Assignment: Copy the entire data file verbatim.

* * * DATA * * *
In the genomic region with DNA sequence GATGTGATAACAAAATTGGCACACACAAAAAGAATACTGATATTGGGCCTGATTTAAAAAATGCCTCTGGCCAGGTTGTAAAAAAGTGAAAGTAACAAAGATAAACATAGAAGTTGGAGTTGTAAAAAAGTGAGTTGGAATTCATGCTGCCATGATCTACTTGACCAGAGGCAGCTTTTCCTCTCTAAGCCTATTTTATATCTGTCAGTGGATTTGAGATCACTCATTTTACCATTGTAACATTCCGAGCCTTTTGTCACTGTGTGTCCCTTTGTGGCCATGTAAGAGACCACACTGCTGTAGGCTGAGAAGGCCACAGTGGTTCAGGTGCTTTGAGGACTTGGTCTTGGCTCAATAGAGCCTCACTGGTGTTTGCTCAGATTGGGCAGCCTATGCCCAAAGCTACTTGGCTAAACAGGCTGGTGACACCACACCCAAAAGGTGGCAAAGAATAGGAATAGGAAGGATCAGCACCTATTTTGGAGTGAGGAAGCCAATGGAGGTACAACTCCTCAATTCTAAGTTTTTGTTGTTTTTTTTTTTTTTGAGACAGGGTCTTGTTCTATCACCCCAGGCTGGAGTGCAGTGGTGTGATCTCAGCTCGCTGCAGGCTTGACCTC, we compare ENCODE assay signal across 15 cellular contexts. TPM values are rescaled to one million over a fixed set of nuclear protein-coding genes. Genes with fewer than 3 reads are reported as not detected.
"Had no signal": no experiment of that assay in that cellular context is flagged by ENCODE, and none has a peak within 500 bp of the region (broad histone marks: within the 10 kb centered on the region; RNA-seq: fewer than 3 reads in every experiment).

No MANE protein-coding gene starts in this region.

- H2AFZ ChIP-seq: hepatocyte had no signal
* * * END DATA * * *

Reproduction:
In the genomic region with DNA sequence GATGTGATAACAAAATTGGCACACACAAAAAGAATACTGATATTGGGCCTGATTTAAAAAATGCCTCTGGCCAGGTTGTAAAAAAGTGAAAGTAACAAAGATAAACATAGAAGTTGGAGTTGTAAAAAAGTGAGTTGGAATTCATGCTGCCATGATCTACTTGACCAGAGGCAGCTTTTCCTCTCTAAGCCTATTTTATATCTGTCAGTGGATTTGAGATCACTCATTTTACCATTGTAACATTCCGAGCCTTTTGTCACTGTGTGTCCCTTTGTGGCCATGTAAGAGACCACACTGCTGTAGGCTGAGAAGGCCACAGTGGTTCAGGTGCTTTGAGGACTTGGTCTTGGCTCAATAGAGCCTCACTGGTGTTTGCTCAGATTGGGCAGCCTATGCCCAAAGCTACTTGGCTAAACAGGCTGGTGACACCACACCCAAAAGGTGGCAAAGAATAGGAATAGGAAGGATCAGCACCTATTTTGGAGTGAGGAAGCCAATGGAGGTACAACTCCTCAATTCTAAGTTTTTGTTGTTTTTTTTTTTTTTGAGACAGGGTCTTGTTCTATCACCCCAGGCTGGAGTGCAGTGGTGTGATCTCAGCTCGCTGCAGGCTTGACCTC, we compare ENCODE assay signal across 15 cellular contexts. TPM values are rescaled to one million over a fixed set of nuclear protein-coding genes. Genes with fewer than 3 reads are reported as not detected.
"Had no signal": no experiment of that assay in that cellular context is flagged by ENCODE, and none has a peak within 500 bp of the region (broad histone marks: within the 10 kb centered on the region; RNA-seq: fewer than 3 reads in every experiment).

No MANE protein-coding gene starts in this region.

- H2AFZ ChIP-seq: hepatocyte had no signal